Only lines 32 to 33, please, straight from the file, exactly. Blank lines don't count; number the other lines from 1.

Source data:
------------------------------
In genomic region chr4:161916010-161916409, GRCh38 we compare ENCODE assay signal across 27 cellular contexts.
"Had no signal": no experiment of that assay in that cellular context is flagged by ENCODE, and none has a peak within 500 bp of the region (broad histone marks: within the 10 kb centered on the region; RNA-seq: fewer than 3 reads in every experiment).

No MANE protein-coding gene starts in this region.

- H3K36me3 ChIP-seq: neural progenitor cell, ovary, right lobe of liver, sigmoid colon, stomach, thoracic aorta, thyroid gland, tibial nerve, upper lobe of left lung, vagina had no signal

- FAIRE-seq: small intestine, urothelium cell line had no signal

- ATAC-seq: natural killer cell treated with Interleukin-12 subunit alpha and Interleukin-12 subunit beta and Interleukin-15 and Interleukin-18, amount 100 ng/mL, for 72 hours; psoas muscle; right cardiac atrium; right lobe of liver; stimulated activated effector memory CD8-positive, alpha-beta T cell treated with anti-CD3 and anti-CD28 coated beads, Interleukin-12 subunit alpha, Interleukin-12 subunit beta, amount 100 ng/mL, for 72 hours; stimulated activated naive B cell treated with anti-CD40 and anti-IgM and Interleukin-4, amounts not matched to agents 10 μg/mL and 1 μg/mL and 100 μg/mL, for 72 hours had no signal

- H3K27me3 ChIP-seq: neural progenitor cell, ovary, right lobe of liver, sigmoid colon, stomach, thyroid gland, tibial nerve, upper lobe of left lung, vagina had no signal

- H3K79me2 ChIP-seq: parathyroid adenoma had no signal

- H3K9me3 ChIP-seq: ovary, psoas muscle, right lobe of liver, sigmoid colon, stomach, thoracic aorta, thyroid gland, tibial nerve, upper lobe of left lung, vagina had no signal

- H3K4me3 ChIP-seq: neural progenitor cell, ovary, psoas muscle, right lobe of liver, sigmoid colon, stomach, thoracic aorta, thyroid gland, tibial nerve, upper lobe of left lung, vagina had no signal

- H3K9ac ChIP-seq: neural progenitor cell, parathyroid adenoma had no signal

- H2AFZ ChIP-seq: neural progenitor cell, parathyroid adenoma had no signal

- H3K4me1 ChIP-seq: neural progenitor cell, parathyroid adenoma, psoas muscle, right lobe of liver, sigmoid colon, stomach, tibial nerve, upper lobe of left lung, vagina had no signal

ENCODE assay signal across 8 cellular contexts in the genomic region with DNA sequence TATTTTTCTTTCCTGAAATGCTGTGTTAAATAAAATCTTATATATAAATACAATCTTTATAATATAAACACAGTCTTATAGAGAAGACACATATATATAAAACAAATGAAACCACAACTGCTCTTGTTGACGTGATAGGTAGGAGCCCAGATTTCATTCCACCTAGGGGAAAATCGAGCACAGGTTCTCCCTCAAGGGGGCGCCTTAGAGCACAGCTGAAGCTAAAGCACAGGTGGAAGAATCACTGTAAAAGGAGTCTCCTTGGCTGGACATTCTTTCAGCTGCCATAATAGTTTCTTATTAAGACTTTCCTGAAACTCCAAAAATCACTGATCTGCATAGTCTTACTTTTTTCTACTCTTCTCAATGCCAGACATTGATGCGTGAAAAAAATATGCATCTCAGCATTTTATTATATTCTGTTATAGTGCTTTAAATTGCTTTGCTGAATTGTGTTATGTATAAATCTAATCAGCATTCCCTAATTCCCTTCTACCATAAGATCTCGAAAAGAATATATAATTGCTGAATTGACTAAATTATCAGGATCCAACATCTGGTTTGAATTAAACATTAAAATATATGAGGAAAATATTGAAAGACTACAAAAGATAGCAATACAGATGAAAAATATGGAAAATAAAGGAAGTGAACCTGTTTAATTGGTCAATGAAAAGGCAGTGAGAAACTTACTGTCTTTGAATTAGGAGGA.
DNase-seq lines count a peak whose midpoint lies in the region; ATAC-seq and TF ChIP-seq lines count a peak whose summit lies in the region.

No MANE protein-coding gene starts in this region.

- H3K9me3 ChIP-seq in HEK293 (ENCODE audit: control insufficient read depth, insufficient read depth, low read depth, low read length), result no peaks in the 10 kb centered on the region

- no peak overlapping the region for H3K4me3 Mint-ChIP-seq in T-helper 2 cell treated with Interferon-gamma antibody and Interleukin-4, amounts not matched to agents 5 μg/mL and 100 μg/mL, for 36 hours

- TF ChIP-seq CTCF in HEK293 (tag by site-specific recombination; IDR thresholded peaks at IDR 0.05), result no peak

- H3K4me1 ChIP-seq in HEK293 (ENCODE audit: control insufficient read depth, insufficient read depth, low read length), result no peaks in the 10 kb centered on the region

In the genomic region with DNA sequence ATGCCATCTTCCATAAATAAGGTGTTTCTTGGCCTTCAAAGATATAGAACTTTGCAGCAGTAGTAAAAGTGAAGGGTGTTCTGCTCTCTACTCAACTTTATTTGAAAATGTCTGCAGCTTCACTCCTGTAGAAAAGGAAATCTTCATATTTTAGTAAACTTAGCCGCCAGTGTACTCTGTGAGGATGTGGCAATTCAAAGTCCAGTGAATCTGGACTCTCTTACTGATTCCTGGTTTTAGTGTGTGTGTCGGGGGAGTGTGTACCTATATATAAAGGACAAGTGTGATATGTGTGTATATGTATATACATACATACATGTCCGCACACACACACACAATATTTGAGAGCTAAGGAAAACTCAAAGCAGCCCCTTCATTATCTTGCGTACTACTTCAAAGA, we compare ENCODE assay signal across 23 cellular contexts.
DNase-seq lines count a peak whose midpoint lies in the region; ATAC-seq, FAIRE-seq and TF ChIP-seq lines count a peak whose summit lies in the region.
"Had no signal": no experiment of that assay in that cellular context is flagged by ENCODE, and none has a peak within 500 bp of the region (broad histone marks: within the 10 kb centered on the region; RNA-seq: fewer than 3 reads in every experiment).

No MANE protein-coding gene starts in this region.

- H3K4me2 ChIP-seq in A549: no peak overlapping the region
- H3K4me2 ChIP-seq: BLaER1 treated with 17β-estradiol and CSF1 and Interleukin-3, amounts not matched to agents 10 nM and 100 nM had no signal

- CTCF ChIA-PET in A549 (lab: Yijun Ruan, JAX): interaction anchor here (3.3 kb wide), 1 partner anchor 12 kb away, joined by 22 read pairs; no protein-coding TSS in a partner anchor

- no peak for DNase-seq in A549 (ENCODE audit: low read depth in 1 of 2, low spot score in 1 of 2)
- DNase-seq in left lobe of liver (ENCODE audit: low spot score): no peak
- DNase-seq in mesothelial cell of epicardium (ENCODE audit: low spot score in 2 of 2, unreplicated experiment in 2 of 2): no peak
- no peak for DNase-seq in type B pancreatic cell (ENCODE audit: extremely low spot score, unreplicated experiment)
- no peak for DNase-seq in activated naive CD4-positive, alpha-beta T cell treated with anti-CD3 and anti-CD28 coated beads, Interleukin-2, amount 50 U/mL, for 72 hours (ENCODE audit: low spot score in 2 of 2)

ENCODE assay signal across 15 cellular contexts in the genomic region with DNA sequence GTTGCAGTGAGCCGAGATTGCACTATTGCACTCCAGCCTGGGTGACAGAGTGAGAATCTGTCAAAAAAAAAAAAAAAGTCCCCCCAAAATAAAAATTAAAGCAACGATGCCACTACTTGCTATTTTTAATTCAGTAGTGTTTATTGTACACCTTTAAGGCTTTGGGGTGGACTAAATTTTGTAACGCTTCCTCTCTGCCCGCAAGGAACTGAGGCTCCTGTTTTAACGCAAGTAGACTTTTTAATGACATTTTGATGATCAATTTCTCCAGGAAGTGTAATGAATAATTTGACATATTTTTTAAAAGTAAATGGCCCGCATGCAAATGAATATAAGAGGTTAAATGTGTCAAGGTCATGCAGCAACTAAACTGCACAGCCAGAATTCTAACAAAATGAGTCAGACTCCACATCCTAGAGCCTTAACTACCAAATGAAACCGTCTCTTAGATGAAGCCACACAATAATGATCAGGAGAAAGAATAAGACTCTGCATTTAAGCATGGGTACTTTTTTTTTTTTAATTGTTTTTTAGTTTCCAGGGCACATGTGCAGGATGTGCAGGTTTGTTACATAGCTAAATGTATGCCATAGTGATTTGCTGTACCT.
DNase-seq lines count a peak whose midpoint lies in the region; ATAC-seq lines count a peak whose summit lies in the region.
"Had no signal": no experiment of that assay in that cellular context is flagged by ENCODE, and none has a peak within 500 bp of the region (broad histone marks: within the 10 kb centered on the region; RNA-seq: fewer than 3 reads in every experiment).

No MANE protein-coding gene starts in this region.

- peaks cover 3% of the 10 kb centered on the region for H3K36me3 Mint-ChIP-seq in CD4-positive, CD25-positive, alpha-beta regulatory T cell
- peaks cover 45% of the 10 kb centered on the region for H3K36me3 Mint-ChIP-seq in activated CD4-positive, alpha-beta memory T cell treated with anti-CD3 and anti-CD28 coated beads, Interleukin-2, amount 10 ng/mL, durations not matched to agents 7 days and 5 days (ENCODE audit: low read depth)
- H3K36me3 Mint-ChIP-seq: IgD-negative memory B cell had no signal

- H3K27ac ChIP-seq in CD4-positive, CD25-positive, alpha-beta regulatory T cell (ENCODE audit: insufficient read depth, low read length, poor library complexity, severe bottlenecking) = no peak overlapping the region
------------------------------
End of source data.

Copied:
- no peak for DNase-seq in activated naive CD4-positive, alpha-beta T cell treated with anti-CD3 and anti-CD28 coated beads, Interleukin-2, amount 50 U/mL, for 72 hours (ENCODE audit: low spot score in 2 of 2)

ENCODE assay signal across 15 cellular contexts in the genomic region with DNA sequence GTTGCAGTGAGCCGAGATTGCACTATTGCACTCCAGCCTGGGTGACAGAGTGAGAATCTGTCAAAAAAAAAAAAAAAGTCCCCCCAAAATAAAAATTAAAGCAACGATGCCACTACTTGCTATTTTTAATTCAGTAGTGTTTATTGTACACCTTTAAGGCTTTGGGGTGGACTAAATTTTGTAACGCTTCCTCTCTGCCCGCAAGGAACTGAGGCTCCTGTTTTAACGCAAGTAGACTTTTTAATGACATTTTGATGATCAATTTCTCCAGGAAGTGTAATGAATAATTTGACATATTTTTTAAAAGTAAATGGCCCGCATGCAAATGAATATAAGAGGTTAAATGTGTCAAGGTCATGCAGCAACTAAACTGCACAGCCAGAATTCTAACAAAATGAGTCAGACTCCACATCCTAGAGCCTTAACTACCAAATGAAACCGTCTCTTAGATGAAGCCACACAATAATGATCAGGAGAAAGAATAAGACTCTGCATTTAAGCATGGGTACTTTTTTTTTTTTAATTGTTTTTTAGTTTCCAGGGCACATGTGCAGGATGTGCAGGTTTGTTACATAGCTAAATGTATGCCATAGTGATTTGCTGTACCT.